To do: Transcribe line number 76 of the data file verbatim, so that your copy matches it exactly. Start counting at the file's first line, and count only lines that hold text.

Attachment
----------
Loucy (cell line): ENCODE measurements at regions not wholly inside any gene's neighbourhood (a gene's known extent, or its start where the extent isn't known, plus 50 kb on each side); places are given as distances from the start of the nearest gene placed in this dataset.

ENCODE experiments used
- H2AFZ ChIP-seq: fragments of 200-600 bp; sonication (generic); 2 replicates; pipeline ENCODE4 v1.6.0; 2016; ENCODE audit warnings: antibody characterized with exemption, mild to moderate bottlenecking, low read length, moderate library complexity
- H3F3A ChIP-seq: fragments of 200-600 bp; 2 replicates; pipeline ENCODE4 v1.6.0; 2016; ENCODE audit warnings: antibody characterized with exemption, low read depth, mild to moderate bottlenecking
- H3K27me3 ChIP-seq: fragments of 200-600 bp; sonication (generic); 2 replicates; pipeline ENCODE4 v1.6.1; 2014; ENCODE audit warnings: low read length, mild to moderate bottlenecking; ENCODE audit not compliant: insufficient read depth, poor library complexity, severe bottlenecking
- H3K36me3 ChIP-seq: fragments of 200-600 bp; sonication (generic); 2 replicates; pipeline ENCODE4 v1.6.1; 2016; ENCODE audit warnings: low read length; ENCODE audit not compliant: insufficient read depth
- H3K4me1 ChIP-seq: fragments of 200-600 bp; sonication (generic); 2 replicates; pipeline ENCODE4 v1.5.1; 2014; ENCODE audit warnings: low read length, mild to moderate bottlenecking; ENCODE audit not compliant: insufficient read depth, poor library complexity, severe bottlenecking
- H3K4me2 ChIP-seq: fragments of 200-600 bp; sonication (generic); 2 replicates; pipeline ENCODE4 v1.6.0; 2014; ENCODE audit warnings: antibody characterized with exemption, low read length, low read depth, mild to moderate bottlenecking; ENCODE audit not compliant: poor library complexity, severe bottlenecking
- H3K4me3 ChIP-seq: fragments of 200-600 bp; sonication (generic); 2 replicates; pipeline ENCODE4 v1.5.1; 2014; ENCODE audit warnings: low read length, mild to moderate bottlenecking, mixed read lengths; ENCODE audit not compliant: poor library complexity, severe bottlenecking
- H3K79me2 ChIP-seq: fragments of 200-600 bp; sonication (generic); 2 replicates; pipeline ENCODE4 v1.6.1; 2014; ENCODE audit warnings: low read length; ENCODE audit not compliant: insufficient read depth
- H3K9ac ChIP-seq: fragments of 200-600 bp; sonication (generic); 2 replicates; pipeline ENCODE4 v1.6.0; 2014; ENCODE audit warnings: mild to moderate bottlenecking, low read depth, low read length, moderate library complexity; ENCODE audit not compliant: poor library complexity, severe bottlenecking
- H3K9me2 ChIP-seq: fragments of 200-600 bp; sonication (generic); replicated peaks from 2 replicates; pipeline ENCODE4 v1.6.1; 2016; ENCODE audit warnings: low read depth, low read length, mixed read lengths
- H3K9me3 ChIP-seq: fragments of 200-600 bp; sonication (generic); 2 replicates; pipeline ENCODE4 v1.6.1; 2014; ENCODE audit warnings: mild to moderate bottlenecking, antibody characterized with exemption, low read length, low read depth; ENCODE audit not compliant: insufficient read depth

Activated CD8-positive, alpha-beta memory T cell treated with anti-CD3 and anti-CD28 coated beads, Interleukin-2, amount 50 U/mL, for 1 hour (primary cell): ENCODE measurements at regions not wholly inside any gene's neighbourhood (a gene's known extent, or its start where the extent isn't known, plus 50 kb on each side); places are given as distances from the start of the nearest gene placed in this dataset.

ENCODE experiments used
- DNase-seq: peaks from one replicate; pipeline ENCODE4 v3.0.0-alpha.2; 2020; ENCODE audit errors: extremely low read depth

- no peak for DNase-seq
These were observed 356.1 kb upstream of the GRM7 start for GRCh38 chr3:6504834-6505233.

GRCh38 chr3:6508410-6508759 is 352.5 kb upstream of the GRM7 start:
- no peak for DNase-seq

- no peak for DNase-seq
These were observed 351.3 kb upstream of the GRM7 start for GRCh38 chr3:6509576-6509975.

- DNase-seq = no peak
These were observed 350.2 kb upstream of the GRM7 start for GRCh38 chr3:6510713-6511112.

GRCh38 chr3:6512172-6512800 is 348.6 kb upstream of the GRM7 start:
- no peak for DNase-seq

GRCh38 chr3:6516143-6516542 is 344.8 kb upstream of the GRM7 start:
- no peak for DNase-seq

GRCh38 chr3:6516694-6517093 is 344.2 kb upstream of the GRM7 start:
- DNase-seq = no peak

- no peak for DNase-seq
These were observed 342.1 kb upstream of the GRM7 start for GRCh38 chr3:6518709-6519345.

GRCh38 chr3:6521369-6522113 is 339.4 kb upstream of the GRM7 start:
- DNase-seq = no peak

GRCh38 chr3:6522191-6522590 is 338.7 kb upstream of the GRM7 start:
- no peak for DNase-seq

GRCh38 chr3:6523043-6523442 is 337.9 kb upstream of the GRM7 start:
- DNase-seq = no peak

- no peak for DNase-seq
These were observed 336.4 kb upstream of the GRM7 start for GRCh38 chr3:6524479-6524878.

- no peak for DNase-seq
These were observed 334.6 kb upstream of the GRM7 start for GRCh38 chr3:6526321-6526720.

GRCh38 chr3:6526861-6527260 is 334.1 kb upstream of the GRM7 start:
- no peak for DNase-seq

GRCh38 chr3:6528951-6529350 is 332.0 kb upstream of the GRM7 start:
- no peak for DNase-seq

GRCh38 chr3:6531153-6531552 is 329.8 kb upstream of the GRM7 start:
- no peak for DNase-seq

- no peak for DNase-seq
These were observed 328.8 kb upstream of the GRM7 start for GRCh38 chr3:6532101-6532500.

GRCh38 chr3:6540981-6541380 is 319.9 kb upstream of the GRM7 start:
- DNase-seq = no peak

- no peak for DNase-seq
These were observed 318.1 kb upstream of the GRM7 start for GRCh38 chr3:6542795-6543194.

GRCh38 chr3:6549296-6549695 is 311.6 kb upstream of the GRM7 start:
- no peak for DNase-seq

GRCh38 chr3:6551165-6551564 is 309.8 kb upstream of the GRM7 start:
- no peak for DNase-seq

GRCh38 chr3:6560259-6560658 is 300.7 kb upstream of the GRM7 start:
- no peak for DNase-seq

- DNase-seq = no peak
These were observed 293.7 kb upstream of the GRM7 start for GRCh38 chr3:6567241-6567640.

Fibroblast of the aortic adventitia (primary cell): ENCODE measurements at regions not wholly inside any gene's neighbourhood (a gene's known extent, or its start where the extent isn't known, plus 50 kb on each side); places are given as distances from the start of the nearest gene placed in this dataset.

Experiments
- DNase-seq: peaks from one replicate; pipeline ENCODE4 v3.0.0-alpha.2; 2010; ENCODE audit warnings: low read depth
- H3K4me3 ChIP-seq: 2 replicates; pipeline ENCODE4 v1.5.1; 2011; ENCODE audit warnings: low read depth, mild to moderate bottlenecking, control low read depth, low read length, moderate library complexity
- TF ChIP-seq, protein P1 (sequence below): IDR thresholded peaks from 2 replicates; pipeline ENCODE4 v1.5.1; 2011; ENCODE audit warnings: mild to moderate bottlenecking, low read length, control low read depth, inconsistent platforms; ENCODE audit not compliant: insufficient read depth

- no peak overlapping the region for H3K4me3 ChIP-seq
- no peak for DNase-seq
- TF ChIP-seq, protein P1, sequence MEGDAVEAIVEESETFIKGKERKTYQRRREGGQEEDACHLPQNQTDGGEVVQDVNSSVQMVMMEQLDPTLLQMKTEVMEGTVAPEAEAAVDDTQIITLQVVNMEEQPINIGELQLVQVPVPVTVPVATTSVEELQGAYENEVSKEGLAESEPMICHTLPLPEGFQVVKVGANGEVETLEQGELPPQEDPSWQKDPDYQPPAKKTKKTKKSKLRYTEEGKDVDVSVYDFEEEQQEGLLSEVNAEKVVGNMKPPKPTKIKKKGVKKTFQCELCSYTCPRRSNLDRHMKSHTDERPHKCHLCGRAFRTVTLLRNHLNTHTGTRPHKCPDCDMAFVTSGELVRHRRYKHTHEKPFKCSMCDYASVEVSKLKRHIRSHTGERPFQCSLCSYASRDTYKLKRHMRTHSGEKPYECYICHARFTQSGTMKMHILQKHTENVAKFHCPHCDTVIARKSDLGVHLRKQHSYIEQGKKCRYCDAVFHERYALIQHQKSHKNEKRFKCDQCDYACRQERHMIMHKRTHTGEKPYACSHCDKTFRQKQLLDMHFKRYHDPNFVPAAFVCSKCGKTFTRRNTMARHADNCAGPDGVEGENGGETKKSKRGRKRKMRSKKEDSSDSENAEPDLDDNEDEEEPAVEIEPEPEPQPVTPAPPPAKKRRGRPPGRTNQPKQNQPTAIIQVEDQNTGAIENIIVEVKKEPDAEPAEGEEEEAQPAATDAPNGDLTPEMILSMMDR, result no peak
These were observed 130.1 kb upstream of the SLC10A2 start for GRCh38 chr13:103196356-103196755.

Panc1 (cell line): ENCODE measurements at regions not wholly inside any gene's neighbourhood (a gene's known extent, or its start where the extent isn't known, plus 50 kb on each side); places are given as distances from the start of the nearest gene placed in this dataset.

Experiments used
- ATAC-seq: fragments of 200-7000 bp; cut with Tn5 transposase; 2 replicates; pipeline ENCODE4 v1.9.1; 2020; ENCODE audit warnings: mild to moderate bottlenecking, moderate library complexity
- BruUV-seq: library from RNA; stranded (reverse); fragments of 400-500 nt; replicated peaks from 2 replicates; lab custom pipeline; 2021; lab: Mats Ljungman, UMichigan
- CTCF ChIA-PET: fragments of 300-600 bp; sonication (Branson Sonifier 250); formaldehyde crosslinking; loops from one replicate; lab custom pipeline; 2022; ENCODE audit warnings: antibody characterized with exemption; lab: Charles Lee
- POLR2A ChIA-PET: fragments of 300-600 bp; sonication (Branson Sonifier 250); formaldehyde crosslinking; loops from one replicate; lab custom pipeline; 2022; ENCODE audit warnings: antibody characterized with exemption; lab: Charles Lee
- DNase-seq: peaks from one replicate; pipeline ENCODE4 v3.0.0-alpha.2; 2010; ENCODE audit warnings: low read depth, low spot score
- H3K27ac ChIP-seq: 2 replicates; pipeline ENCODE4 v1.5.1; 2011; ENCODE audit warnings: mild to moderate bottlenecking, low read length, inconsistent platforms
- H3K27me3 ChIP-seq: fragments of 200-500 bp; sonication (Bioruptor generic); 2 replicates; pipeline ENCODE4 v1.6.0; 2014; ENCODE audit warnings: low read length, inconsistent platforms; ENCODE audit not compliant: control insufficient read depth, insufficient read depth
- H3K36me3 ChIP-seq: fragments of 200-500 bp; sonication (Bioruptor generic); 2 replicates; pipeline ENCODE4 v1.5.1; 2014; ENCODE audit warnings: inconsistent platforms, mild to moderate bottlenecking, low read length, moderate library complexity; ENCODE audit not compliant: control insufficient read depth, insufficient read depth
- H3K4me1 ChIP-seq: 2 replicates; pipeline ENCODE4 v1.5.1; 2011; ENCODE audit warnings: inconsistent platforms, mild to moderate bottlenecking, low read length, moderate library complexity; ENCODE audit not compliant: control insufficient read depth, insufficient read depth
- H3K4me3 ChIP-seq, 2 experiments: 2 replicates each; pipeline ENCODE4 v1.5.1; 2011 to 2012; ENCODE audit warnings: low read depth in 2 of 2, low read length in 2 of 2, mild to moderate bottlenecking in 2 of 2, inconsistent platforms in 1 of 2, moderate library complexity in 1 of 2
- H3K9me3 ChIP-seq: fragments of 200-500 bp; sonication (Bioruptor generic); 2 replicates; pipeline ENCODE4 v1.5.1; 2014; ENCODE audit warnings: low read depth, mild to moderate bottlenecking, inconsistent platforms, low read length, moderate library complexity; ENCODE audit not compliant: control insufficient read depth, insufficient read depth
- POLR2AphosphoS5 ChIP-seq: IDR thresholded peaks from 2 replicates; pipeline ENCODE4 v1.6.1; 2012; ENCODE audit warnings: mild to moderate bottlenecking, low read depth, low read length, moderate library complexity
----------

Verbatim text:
- CTCF ChIA-PET: fragments of 300-600 bp; sonication (Branson Sonifier 250); formaldehyde crosslinking; loops from one replicate; lab custom pipeline; 2022; ENCODE audit warnings: antibody characterized with exemption; lab: Charles Lee